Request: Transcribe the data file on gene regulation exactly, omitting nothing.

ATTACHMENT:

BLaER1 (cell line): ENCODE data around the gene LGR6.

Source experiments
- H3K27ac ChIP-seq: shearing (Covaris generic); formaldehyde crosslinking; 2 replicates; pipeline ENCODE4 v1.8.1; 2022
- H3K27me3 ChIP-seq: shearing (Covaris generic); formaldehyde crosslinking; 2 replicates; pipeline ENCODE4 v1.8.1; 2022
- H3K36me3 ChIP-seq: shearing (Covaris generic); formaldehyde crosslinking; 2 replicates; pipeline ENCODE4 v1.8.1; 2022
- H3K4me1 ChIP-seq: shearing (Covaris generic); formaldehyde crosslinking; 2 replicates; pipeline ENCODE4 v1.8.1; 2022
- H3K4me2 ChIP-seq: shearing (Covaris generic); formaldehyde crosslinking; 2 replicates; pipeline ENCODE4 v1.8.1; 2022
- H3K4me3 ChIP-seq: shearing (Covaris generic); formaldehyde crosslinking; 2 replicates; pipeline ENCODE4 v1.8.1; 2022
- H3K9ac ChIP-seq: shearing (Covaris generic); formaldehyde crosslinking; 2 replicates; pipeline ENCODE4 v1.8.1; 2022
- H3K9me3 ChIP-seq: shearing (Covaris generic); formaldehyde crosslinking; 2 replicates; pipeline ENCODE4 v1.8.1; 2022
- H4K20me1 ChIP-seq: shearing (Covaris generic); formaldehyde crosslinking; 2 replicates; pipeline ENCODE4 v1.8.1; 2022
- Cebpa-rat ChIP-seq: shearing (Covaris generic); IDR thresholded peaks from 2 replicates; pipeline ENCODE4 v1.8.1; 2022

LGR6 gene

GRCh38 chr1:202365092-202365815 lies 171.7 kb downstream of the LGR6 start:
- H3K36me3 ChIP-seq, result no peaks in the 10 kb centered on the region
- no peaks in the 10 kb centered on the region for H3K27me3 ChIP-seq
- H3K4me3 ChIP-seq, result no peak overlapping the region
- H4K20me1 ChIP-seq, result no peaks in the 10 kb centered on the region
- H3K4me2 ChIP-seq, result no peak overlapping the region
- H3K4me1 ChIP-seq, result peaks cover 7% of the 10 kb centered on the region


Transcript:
BLaER1 (cell line): ENCODE data around the gene LGR6.

Source experiments
- H3K27ac ChIP-seq: shearing (Covaris generic); formaldehyde crosslinking; 2 replicates; pipeline ENCODE4 v1.8.1; 2022
- H3K27me3 ChIP-seq: shearing (Covaris generic); formaldehyde crosslinking; 2 replicates; pipeline ENCODE4 v1.8.1; 2022
- H3K36me3 ChIP-seq: shearing (Covaris generic); formaldehyde crosslinking; 2 replicates; pipeline ENCODE4 v1.8.1; 2022
- H3K4me1 ChIP-seq: shearing (Covaris generic); formaldehyde crosslinking; 2 replicates; pipeline ENCODE4 v1.8.1; 2022
- H3K4me2 ChIP-seq: shearing (Covaris generic); formaldehyde crosslinking; 2 replicates; pipeline ENCODE4 v1.8.1; 2022
- H3K4me3 ChIP-seq: shearing (Covaris generic); formaldehyde crosslinking; 2 replicates; pipeline ENCODE4 v1.8.1; 2022
- H3K9ac ChIP-seq: shearing (Covaris generic); formaldehyde crosslinking; 2 replicates; pipeline ENCODE4 v1.8.1; 2022
- H3K9me3 ChIP-seq: shearing (Covaris generic); formaldehyde crosslinking; 2 replicates; pipeline ENCODE4 v1.8.1; 2022
- H4K20me1 ChIP-seq: shearing (Covaris generic); formaldehyde crosslinking; 2 replicates; pipeline ENCODE4 v1.8.1; 2022
- Cebpa-rat ChIP-seq: shearing (Covaris generic); IDR thresholded peaks from 2 replicates; pipeline ENCODE4 v1.8.1; 2022

LGR6 gene

GRCh38 chr1:202365092-202365815 lies 171.7 kb downstream of the LGR6 start:
- H3K36me3 ChIP-seq, result no peaks in the 10 kb centered on the region
- no peaks in the 10 kb centered on the region for H3K27me3 ChIP-seq
- H3K4me3 ChIP-seq, result no peak overlapping the region
- H4K20me1 ChIP-seq, result no peaks in the 10 kb centered on the region
- H3K4me2 ChIP-seq, result no peak overlapping the region
- H3K4me1 ChIP-seq, result peaks cover 7% of the 10 kb centered on the region